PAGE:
The Future of Private Language

John Ashbery is a familiar name to readers of contemporary American poetry and art criticism. He is, one might say, the poetry establishment and the art establishment woven into one. He has won all the honors, including a lucrative MacArthur Fellowship (which came to him, predictably, after it might have been needed). With this background, Ashbery will find Viking's new collection of his poems greeted rhapsodically in such places as The American Poetry Review and, perhaps, attacked by impolite youths in more independent sources.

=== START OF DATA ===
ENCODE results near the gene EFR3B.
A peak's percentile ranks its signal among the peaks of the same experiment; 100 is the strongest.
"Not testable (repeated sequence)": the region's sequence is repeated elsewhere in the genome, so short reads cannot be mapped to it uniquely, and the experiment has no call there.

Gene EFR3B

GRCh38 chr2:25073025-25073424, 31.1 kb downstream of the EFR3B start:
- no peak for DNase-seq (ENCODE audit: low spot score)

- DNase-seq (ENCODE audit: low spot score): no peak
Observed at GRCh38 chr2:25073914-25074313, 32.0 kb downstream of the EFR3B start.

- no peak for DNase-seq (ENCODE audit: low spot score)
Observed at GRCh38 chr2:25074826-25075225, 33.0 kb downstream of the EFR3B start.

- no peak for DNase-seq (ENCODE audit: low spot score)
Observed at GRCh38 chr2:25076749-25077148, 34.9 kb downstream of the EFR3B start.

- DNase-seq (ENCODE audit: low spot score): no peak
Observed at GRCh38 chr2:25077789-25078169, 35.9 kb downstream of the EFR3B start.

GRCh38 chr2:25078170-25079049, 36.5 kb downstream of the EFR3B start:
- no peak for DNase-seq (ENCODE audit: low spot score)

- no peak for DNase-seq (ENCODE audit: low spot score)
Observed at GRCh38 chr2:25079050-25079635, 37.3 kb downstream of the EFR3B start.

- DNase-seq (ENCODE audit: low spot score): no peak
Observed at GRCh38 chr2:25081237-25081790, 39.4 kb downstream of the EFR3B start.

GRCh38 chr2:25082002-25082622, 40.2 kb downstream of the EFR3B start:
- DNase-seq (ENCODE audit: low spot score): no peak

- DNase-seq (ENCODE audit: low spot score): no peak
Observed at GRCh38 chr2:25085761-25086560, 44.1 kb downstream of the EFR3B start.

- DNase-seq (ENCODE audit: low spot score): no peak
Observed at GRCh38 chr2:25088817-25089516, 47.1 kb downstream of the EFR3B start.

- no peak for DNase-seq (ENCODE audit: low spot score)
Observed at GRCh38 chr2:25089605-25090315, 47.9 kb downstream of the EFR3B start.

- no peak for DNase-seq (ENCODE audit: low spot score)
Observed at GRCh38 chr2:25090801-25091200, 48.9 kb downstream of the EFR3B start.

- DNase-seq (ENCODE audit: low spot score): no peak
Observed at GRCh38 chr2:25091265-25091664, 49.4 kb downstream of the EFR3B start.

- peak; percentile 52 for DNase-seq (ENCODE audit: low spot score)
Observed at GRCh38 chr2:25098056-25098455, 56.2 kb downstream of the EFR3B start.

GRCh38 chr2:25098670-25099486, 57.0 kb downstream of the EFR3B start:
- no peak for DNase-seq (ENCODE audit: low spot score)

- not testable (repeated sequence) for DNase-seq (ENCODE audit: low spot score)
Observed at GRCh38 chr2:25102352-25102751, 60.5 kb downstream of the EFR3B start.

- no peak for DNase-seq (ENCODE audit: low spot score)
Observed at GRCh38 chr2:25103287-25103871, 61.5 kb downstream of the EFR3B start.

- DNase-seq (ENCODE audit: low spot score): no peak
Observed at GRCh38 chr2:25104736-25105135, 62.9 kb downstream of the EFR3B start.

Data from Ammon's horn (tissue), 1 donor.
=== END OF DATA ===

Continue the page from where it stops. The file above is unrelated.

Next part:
To an educated public-at-large, which doesn't follow new poetry, Ashbery's assembled work offers an instructive look at a hugely successful career in an era of innovation and individualism, and it suggests the future direction of American poetry.

In 1956 Ashbery's first book, Some Trees, established the delicacy of tone and elegance of vocabulary which still, in general, mark the most satisfying efforts in his nine later volumes of verse. At his best, Ashbery is so sure of his sound and his rhythms that a purist may even admire the freer poems for their reliance on the old verities of style. In this passage from "The New Realism," for example, the immediate sense of which suffers from a lack of punctuation, he brings a welcome freshness to a eulogy. The deceased woman, a daffy gardener perfectly suited to the genre that might someday be called...

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